The COVID-19 pandemic is rapidly changing, and experts learn new information about the illness daily. In recent weeks, some reports have indicated that COVID-19 patients have developed scarring in the lungs and have incorrectly asserted that they are contracting an interstitial lung disease with pulmonary fibrosis (PF).
“Some COVID-19 patients with severe lung injury have shown evidence of scarring on their lungs after recovering from the illness. But it’s very important to note that while this scarring is ‘fibrosis’ in the lungs, the underlying causes and clinical course appear to differ from those with interstitial lung disease and pulmonary fibrosis, such as idiopathic pulmonary fibrosis or rheumatoid arthritis,” said Gregory P. Cosgrove, MD, chief medical officer for the Pulmonary Fibrosis Foundation.
What is Pulmonary Fibrosis?
Idiopathic pulmonary fibrosis is the most common cause of PF and a debilitating disease that leads to progressive scarring of the lungs. Symptoms, which are chronic, include persistent dry cough, shortness of breath and fatigue. More than 200,000 Americans are living with the disease. There is no known cure.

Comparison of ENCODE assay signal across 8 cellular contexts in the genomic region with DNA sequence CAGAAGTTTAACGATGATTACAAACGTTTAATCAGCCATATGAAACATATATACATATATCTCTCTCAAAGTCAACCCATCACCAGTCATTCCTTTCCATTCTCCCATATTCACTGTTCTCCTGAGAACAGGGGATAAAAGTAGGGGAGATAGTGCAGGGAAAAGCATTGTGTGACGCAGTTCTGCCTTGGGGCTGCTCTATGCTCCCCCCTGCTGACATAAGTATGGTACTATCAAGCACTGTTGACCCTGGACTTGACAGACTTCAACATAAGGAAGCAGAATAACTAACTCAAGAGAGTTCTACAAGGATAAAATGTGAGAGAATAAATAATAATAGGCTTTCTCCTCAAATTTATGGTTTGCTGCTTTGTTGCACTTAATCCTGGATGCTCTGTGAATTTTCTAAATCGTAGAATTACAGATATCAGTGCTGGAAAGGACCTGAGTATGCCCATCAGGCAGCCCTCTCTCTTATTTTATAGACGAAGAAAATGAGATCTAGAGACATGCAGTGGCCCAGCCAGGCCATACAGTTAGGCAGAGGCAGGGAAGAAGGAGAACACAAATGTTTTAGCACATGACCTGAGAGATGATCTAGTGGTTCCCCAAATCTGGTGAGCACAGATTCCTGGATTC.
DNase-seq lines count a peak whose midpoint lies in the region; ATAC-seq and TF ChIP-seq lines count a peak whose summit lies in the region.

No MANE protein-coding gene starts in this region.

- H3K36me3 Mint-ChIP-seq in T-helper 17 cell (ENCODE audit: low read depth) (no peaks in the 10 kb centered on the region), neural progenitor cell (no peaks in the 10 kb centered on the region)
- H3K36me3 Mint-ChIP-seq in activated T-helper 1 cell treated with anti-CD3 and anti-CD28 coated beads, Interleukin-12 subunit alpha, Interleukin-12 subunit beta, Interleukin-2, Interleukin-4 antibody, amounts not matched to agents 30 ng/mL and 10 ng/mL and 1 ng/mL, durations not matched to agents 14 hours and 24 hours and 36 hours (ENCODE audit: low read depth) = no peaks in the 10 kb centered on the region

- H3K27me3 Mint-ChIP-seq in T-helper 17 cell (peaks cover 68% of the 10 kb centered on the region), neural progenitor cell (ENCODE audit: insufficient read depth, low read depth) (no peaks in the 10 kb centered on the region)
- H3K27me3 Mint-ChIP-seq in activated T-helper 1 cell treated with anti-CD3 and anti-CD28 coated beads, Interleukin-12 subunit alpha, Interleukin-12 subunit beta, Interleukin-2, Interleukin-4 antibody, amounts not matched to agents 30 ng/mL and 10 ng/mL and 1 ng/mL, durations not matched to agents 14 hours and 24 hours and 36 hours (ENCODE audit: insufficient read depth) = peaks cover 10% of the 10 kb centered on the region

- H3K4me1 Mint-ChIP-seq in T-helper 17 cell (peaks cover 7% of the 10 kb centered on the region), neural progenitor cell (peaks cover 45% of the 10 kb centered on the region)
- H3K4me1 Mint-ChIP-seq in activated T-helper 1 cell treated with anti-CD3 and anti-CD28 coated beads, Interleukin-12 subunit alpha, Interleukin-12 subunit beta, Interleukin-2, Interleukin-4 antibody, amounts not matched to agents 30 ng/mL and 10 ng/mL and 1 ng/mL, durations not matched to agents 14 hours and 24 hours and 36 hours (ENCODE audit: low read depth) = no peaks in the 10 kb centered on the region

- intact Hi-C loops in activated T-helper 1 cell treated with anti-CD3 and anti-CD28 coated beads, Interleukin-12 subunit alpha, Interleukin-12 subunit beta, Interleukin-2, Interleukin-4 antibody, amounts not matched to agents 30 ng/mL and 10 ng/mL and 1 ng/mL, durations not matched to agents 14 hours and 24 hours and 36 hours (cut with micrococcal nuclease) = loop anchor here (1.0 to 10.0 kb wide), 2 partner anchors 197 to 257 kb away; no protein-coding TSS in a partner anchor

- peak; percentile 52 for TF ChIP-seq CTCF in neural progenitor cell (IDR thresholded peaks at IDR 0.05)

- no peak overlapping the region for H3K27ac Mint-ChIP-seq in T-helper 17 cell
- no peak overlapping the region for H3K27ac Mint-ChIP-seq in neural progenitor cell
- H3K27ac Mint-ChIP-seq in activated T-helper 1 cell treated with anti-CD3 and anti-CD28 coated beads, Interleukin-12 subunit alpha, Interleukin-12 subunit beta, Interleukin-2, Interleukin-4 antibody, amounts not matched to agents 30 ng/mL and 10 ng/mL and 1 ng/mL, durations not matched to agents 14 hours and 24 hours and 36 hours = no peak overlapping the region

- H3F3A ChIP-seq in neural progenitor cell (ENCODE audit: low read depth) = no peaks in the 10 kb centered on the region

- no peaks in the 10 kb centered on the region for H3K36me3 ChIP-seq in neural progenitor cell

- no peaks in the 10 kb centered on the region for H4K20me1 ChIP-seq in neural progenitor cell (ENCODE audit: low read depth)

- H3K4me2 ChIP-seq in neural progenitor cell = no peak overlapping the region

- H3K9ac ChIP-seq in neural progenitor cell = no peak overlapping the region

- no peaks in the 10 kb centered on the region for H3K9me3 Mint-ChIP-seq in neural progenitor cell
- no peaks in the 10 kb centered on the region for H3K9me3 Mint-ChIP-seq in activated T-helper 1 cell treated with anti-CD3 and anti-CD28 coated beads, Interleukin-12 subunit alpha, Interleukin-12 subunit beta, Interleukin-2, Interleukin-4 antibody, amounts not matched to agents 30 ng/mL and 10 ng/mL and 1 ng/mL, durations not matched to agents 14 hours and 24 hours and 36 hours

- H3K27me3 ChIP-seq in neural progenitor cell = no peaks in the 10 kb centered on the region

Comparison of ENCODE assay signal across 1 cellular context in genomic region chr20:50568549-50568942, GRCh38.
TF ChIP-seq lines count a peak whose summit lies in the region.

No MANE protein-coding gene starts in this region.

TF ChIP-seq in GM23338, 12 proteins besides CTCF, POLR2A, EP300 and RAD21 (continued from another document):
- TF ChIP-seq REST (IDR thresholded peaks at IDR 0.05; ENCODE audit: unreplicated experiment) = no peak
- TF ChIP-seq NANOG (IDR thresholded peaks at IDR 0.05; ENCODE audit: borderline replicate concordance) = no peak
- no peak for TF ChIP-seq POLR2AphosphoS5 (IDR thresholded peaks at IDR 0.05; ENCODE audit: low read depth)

Scarring on the lungs vs. Pulmonary Fibrosis
Currently, there is no evidence that indicates the scarring in the lungs experienced by COVID-19 patients is progressive. Additional information is needed to better understand the long-term impact of COVID-19-associated lung injury and fibrosis. While scarring in the lungs in COVID-19 is very serious, it is different than other diseases that cause progressive pulmonary fibrosis and we should not associate the two different conditions in the absence of more definitive data.
“We hope that those who are discussing consequences of COVID-19 will avoid citing pulmonary fibrosis so that we can prevent misperceptions about PF among patients, families and healthcare providers,” said Cosgrove.
For more information about PF, and for COVID-19 resources, visit www.pulmonaryfibrosis.org.